Smash: Broadway Musical World Comes to Network TV

I probably speak for most theater fans in saying I was excited when I read about Smash before its premiere on NBC in February. The idea of a weekly network series depicting the development of a new Broadway musical was irresistible. The fact that so many theater people -- both on and off camera -- were involved in the show added to the anticipation. Executive producers included Craig Zadan and Neil Meron who, among other things, have produced film versions of Broadway hits Chicago and Hairspray, along with television movie adaptations of The Music Man, Annie, and Gypsy. Original songs were written by the team of Marc Shaiman and Scott Wittman, who won the Tony award for their Hairspray score, and also wrote the fine score for last year's Catch Me If You Can. Michael Mayer (Spring Awakening and American Idiot) directed the pilot. And, while not a theater name, the legendary Steven Spielberg is one of the executive producers.

So, how do I feel now, with Smash recently completing its fifteen episode first season? Like many a network series trying to find its footing, Smash has had its ups and downs. It started with a very good pilot episode, followed by two weak outings. Things picked up in episode four but remained inconsistent until the last couple of weeks and ended with a fine finale, the best Smash we have seen since the opening show. During that period, the show's creator and show runner, Theresa Rebeck (who authored the play Seminar, which recently closed on Broadway), stepped down, although she will remain with the show as a writer and producer. She will be replaced as show runner by Joshua Safran, who has been executive producer of Gossip Girl. The show's narrative line has yet to find its voice. Some of its subplots have worked, some have not; Smash is at times a behind-the-scenes drama about the making of a Broadway musical and, at other times, pure soap opera. That mix can work, but it is not there yet. So far, Smash has yet to be the guilty pleasure or quality drama that I hope it can ultimately become.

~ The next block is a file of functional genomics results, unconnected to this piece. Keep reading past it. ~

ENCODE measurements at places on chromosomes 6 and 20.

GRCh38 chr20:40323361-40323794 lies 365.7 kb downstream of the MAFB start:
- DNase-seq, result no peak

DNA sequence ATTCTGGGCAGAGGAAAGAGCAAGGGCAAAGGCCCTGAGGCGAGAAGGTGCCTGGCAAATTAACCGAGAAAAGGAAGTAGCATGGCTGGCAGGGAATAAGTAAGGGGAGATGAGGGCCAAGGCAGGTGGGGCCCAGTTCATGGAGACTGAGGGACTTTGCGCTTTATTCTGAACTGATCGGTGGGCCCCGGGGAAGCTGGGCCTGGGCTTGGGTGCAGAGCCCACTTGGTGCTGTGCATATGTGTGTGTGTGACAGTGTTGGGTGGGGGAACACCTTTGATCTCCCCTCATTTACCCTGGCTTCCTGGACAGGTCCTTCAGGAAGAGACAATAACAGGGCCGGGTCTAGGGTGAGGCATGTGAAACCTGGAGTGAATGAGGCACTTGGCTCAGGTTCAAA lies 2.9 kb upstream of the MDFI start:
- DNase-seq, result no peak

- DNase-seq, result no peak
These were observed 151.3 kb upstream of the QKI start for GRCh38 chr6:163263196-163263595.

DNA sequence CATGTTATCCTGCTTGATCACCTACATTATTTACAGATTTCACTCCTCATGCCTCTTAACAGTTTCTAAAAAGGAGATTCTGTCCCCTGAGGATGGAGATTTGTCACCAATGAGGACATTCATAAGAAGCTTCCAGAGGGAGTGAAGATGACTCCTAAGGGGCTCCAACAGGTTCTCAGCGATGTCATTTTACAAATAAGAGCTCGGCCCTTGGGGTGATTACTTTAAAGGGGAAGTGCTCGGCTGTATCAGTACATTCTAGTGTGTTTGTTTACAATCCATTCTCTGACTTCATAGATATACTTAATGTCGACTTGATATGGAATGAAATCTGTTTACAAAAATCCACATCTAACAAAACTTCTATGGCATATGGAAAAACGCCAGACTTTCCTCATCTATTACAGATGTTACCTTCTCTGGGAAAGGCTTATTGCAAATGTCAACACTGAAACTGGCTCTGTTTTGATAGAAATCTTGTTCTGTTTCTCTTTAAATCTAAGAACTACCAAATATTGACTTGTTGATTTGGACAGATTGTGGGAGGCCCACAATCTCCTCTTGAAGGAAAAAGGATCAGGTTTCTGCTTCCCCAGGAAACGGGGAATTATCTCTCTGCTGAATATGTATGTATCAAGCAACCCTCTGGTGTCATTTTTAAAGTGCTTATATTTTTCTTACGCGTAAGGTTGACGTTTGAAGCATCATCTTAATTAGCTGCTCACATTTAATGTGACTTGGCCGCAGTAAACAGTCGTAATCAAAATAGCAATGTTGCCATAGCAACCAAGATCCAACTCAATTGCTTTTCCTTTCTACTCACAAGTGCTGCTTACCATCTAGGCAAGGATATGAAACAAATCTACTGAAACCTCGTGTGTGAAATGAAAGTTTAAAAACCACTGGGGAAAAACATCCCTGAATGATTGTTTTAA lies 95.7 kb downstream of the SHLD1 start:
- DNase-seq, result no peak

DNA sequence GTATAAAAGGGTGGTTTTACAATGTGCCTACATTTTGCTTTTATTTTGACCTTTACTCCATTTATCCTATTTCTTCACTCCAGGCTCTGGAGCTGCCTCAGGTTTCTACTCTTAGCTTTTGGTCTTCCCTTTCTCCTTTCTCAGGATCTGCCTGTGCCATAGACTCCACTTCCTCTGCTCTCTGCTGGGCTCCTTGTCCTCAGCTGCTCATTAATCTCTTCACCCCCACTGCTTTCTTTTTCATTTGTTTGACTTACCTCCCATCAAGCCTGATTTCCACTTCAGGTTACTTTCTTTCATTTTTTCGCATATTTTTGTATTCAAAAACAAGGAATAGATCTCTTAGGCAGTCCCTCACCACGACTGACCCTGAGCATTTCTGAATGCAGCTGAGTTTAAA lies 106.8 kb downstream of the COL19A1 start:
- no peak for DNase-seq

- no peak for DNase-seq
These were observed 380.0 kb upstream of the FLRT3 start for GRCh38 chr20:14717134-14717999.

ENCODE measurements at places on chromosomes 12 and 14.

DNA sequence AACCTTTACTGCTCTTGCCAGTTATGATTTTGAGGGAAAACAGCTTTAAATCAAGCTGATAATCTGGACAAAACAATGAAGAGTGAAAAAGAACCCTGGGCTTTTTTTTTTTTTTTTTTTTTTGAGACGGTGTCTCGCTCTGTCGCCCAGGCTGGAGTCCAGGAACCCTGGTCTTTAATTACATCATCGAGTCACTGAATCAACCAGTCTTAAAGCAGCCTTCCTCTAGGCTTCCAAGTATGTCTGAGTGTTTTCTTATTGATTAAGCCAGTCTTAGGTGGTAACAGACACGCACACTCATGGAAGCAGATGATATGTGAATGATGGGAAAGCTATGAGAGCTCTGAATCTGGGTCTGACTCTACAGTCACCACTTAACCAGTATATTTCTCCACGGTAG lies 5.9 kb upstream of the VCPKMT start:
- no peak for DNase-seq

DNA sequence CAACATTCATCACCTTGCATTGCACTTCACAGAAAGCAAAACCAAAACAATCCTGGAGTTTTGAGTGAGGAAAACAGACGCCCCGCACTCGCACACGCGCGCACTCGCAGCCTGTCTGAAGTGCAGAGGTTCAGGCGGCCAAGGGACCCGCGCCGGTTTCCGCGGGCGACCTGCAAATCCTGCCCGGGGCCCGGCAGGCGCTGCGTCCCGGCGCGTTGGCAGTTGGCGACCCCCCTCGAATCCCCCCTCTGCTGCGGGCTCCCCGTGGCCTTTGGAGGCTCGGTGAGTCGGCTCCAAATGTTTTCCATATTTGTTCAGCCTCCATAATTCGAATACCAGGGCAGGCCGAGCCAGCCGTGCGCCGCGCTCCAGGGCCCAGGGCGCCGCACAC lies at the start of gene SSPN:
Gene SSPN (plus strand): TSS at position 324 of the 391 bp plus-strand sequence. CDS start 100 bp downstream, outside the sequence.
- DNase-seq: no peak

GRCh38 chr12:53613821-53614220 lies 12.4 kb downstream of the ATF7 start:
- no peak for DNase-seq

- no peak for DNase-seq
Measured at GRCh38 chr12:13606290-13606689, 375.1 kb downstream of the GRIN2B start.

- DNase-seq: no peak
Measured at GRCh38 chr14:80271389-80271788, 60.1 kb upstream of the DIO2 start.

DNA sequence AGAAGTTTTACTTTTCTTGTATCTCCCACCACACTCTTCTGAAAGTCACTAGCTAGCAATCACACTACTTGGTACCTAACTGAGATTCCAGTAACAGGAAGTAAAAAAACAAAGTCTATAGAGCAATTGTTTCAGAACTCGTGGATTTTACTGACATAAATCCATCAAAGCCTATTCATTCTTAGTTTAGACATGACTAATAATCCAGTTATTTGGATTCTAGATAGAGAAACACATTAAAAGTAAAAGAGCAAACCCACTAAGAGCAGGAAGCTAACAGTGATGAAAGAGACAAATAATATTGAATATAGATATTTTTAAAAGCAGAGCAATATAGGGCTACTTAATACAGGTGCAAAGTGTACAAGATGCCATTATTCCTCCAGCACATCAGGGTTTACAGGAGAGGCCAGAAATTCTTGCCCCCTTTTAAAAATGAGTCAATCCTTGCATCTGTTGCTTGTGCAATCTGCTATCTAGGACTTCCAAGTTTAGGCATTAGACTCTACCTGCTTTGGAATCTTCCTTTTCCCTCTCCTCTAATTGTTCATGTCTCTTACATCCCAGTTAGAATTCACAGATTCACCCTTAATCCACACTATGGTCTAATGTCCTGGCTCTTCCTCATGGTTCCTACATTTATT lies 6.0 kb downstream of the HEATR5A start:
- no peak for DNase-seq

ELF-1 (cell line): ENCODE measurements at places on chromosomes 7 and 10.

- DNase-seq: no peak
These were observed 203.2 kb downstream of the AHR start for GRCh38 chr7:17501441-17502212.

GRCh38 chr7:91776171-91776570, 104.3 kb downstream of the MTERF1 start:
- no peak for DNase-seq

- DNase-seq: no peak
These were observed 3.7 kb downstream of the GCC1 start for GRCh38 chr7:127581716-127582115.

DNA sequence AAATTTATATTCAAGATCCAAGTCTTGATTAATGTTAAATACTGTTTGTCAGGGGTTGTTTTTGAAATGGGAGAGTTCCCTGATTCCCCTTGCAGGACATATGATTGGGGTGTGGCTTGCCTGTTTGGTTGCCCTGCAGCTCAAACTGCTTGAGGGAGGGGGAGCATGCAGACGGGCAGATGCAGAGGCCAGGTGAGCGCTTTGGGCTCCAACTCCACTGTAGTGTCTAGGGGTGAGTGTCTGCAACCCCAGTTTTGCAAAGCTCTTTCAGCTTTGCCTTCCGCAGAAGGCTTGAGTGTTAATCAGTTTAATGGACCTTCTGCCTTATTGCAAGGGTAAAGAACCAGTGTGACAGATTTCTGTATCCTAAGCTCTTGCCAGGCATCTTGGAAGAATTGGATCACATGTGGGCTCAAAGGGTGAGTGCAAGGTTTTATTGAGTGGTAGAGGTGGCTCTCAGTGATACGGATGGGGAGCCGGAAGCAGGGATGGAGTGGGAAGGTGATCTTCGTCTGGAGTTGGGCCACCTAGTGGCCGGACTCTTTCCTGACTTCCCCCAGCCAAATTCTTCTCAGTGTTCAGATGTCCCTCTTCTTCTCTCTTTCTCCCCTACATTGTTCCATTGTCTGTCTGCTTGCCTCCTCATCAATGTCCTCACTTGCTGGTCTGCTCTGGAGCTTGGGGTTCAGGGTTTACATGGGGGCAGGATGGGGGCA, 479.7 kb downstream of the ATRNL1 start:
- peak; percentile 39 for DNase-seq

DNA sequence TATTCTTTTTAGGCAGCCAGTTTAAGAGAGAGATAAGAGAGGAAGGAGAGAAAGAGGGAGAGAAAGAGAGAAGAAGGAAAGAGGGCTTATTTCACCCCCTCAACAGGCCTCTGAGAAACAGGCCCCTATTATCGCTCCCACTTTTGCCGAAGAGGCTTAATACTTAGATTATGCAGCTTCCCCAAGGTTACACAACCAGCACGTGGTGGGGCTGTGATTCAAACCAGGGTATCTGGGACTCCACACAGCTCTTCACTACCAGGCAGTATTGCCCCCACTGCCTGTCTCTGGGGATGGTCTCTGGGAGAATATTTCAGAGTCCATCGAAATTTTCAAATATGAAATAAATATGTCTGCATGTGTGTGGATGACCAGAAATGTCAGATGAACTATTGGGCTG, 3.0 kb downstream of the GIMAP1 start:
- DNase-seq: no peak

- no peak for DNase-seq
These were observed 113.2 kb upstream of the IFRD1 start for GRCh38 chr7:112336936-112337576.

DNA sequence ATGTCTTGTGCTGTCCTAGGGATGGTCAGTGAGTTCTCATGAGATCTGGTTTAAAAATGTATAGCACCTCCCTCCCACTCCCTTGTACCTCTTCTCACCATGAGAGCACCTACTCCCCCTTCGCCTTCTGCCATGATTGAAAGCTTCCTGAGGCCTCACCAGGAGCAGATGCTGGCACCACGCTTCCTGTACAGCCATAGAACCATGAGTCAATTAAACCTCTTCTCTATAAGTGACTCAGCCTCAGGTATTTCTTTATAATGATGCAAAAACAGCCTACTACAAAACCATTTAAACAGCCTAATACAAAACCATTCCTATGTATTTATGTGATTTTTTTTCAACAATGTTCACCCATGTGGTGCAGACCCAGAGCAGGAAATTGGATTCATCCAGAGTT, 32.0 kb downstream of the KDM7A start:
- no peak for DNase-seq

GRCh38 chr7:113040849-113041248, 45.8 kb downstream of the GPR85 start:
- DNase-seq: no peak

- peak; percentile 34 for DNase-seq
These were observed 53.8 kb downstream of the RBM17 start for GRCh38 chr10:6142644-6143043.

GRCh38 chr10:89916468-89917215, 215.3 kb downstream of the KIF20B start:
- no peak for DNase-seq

As might be expected, viewers have had divergent reactions to Smash. Some theater fans have complained that the show lacks realism. They point out that the workshop and the out-of-town tryout of Bombshell, the musical being created in Smash, all came together much too quickly. That is true. Musicals now take years to be written, financed, and ultimately mounted. The musical depicted in Smash seemed to take only a few weeks to fall into place. In the pilot, we see the writers, played by Debra Messing and Christian Borle, come up with the idea of a musical about Marilyn Monroe. They bring the idea to producer Eileen Rand, played by the wonderful Anjelica Huston, and before we know it, a workshop is being put together even before the musical's book has been written. Before the first season is over, we're already watching the opening of the out-of-town tryout. That could never happen, but that dramatic license is necessary for a television series and does not particularly bother me.